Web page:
A tale based on the life of Wilhelm Furtwangler, the controversial conductor of the Berlin Philharmonic whose tenure coincided with the controversial Nazi era. One of the most spectacular ... See full summary »
For Moncho, it's an idyllic year: he starts school, he has a wonderful teacher, he makes a friend in Roque, he begins to figure out some of the mysteries of Eros, and, with his older ... See full summary »
José Luis Cuerda
Fernando Fernán Gómez,
A German stage actor finds unexpected success and mixed blessings in the popularity of his performance in a Faustian play as the Nazis take power in pre-WWII Germany. As his associates and ... See full summary »
Klaus Maria Brandauer,
A tale based on the life of Wilhelm Furtwangler, the controversial conductor of the Berlin Philharmonic whose tenure coincided with the controversial Nazi era. One of the most spectacular and renowned conductors of the 30s, Furtwangler's reputation rivaled that of Toscanini's. After the war, he was investigated as part of the Allies' de-Nazification programme. In the bombed-out Berlin of the immediate post-war period, the Allies slowly bring law and order--and justice--to bear on an occupied Germany. An American major is given the Furtwangler file, and is told to find everything he can and to prosecute the man ruthlessly. Tough and hard-nosed, Major Steve Arnold sets out to investigate a world of which he knows nothing. Orchestra members vouch for Furtwangler's morality--he did what he could to protect Jewish players from his orchestra. To the Germans, deeply respectful of their musical heritage, Furtwangler was a demigod; to Major Arnold, he is just a lying, weak-willed Nazi. Written by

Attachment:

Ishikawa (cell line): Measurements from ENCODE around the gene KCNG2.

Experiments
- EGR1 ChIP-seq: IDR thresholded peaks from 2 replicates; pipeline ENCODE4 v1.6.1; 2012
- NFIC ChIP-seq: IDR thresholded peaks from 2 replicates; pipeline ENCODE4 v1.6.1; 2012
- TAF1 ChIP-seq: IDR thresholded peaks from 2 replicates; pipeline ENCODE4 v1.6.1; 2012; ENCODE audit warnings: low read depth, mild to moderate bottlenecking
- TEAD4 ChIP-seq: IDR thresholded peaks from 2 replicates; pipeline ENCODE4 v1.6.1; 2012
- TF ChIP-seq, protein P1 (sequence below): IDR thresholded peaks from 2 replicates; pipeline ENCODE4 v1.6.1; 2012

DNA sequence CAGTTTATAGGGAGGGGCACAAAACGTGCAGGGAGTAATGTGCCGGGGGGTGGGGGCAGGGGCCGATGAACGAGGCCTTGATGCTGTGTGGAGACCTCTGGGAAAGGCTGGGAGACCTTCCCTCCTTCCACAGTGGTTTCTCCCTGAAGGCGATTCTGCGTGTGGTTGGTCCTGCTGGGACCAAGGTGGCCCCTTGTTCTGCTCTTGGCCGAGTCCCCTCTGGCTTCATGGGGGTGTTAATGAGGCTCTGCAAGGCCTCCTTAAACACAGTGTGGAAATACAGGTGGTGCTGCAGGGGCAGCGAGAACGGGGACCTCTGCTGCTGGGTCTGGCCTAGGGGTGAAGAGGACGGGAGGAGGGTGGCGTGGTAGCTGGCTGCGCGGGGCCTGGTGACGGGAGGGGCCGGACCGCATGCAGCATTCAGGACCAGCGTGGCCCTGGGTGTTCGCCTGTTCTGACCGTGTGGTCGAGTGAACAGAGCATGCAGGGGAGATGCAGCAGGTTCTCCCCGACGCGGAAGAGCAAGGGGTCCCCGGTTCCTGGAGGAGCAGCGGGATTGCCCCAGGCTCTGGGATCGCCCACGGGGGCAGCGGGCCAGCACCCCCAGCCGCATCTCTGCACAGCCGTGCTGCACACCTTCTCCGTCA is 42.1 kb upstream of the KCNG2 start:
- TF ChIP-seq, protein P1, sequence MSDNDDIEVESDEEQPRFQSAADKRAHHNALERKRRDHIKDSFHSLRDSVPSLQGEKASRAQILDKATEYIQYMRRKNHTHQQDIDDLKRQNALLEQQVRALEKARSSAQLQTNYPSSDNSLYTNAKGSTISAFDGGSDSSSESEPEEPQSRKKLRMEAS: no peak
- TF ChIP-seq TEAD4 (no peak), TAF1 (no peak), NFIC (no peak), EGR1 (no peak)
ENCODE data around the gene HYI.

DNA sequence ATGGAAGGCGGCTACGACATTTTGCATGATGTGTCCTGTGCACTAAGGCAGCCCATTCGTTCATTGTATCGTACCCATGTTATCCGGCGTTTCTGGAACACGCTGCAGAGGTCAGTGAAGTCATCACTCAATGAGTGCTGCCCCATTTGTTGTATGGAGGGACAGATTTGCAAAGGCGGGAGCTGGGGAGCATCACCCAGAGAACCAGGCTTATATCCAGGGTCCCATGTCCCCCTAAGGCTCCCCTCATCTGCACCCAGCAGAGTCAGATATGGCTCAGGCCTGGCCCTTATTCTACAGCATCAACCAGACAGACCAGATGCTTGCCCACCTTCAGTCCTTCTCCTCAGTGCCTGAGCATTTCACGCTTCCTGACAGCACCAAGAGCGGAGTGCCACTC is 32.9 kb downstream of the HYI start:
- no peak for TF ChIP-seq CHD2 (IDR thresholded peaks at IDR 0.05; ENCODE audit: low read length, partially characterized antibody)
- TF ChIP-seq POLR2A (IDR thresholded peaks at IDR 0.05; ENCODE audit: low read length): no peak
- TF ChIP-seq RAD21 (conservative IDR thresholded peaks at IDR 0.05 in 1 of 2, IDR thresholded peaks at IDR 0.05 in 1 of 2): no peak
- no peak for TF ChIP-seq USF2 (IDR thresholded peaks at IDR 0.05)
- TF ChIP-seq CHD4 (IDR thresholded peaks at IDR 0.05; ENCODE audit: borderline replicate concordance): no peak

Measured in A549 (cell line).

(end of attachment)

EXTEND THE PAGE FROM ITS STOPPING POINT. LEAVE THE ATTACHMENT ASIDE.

Sujit R. Varma
When Emmi is buying records from the vendor she asks in German the price of the records. The vendor replies five hundred. He should have said "fünf", five in German. Since she is German there is no reason for the English number. See more »
I originally saw the stage play "Taking Sides" by Ronald Harwood on Broadway several years ago. This production starred Ed Harris as the interrogating officer Steve Arnold. The role of Dr. Wilhelm Furtwangler was played by a British actor who was magnificent and unfortunately I am unable to remember his name. The play was not a great success on Broadway for reasons I cannot explain.The entire drama was cast in the office of Captain Arnold.
I personally thought the play was great and the film even better. The reason being that the film was able to portray scenes of Post-war Nuremburg and some vivid concentration camp scenes. (not for the weak of heart) to make its point. Nevertheless as in the stage production, the most vivid scenes still took place in the office of Captain Arnold between him and Dr. Furtwangler. The film roles being played by Harvey Keitel and Stellan Skarsgård. Was the relationship cruel to a point of excess by Capt. Arnold? How true were Dr. Furtwangler's version of life during the Nazi regime. ---??? I wish I could give an answer even to myself--Therefore, no spoiler is possible.
The film raises disturbing questions about the relationship of arts and politics.
As a conclusion, since this was a film with two intensely powerful actors, I would hope to see one or both up for a well deserved Oscar award.
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